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Jenni Rant

 Name: Dr Jenni Rant

 


Age range:35


Research institution: John Innes Centre, Norwich


Research career length: 7 years


Research Council: Biotechnology and Biological Sciences Research Council (BBSRC)


Location: Norwich, England


Salary: £22-29k


Brief summary of research: Plant pathology. Now working in social enterprise through science communication


School qualifications:
BTEC ND


Qualifications post-school:
BTEC course on hair and beauty therapy
BTEC National Diploma course on countryside management
BSc in Plant Biology, University of East Anglia
PhD in Plant Pathology at the John Innes Centre


Career path:
Postdoctoral position as part of an EU consortium on metabolic pathways in plants

“There are few jobs that can give you the freedom to explore in the way research does. You become part of a very special network where you can experiment, communicate and collaborate with a wealth of different people. It can be very rewarding to accomplish a piece of research that you have designed and has the potential to positively impact on people’s lives.”

The SAW Trust (Science, Art and Writing) works with professionals from the arts, building collaborations that enable scientists to partner with people from different backgrounds and to explore the creative communication of their research. People have varied styles of learning and so our approach enables more people to participate in science-themed activities.

I didn't do very well at school. I found most of the lessons very uninspiring ...even science! I didn't want to stay and do A-levels and so I decided to do a BTEC course on hair and beauty therapy. Having then worked in a factory, making cycle helmets for nearly two years, I went to my local careers centre, where I told them I was interested in the natural world, the countryside and particularly in plants. I was given the prospectus for Easton College and applied for the 2-year BTEC National Diploma course on countryside management, which I enjoyed and passed with a merit.

Science communication is a valuable activity. It is important for scientists to communicate their research to the general public, partly since it enables researchers to develop important skills whilst being able to reflect on how their work affects the wider community. Jenni Rant draws on an unusual academic research career path, and on the experience of an uninspiring school education, to break down traditional barriers that exist between science and the arts, and between scientists and the rest of society.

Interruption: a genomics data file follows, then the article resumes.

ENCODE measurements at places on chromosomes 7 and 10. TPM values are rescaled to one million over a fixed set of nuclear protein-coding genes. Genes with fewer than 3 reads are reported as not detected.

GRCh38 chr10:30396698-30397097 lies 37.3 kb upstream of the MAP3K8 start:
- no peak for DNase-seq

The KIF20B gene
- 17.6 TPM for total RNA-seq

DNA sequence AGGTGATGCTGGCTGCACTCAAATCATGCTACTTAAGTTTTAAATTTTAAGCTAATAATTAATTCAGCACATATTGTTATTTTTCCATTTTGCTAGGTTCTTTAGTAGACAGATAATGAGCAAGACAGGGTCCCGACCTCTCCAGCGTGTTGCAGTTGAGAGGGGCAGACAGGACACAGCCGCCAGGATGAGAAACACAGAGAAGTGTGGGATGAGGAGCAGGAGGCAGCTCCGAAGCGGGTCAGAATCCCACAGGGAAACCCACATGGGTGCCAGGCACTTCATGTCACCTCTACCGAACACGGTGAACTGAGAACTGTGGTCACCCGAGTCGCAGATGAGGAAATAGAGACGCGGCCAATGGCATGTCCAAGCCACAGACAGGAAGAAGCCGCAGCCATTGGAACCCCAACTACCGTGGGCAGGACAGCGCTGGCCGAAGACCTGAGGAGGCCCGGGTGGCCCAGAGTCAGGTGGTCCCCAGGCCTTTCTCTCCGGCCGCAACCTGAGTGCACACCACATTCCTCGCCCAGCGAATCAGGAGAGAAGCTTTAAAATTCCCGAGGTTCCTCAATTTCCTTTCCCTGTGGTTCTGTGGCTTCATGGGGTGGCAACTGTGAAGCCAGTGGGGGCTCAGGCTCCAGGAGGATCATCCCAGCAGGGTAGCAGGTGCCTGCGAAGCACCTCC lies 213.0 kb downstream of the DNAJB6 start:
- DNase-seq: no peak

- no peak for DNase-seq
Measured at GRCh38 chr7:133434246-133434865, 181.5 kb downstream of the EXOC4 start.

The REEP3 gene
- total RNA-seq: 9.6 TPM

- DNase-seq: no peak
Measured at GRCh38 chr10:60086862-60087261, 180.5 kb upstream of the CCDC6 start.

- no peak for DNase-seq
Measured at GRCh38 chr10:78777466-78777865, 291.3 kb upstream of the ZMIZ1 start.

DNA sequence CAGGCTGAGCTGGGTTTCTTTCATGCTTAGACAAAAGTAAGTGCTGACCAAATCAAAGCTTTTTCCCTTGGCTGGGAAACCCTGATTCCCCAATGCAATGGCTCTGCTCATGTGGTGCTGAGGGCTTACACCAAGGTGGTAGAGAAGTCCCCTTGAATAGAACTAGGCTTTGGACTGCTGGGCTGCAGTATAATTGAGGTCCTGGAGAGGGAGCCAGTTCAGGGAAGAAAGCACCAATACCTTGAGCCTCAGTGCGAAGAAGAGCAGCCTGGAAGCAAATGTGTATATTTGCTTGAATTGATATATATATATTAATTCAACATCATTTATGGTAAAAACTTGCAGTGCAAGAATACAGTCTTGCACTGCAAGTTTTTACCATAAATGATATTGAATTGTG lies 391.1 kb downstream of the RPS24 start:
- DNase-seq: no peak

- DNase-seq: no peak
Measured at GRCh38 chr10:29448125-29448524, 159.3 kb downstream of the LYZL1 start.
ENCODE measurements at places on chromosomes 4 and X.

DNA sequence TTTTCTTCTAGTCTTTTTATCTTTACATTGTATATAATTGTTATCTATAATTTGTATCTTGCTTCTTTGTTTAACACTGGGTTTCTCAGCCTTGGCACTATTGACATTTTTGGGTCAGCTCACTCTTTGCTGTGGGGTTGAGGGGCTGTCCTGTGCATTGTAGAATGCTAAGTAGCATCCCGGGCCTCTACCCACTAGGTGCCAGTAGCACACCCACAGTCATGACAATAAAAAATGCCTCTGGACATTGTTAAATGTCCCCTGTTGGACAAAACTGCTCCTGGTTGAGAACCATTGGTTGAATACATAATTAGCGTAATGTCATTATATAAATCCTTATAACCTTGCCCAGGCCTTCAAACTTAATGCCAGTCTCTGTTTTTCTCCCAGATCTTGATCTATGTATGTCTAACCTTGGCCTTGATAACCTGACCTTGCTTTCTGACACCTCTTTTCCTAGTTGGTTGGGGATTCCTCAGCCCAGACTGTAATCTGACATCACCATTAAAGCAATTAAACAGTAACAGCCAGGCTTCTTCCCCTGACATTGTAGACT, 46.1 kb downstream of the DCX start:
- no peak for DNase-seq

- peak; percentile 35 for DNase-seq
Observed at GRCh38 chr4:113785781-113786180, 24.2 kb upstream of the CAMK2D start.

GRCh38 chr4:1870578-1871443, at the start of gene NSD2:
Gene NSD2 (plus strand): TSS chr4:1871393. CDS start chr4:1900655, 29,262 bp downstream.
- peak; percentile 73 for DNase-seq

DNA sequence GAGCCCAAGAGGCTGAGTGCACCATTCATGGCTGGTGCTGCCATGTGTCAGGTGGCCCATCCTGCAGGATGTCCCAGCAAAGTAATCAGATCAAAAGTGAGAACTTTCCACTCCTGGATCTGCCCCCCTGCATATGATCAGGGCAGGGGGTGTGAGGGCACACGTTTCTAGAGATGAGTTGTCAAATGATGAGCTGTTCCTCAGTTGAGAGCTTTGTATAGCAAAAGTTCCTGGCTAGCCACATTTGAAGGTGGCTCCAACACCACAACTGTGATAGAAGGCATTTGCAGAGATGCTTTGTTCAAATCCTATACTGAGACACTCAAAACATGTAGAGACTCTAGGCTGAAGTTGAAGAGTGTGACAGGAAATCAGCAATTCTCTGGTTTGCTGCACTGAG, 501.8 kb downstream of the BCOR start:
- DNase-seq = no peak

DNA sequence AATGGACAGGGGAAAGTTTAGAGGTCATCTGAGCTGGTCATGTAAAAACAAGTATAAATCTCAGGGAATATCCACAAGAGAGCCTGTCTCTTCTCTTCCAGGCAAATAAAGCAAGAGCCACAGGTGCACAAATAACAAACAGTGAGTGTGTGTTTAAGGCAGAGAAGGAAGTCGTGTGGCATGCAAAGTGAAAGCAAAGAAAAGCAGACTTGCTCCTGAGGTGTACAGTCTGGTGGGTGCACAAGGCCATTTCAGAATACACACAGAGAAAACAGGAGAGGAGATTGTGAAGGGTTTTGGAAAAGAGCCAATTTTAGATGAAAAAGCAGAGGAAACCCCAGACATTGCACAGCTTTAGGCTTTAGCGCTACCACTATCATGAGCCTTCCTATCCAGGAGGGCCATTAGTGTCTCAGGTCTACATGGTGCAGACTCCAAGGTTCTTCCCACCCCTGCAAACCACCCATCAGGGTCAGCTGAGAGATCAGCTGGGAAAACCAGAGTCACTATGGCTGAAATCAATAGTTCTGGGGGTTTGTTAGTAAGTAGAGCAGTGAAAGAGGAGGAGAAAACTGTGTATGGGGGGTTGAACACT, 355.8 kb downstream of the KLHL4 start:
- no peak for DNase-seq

I worked for a short time as a countryside ranger, which I had previously considered my dream job, but found it to be quite a lonely occupation, and I wanted to learn more about plants. I was offered a place on the BSc course in Plant Biology at the University of East Anglia. After graduating, I applied to do a PhD at the John Innes Centre. Initially, I didn't even get offered an interview as the lack of A-levels counted against me. When you have worked really hard and you are passionate about what you want to do, it is hard to accept news like this - so I didn't! I phoned the PhD supervisor and convinced them to give me an interview and they did - offering me the PhD. It is always worth fighting your corner. I spent four excellent years doing my research and graduated with my PhD in Plant Pathology, and then did some postdoctoral research.

I have recently taken up my post with the SAW Trust, having previously been a keen science communicator during my studies and postdoc. My position as project manager enables me to dedicate time to developing the organisation to become a successful social enterprise company. My duties at present are developing training packages and business models, writing course materials, developing the website, attracting and delivering projects and publicising developments to customer groups, as well as securing bookings.

I love being in an environment with other researchers. People that are passionate to learn are a delight to be around, and the ideas that groups of researchers can come up with are very exciting. I equally love helping people like this interact with the public, especially children, to spread their enthusiasm for their subject and promote the diversity of research topics.

 


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